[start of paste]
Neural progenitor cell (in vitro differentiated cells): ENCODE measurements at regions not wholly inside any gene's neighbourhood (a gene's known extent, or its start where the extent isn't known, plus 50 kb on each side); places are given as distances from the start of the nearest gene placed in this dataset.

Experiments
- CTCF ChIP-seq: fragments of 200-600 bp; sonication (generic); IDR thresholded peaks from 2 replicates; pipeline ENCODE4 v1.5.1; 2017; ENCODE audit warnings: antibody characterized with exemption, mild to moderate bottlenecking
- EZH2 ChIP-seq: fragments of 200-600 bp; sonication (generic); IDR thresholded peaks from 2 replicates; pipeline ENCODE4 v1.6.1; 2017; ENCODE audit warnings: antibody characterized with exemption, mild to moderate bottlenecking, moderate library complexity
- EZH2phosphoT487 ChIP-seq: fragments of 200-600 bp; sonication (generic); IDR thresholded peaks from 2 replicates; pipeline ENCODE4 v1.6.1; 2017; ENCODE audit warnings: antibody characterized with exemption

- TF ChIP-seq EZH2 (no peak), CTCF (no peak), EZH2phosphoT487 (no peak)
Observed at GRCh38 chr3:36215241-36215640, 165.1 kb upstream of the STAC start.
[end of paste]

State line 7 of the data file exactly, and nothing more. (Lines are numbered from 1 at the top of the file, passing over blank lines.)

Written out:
Observed at GRCh38 chr3:36215241-36215640, 165.1 kb upstream of the STAC start.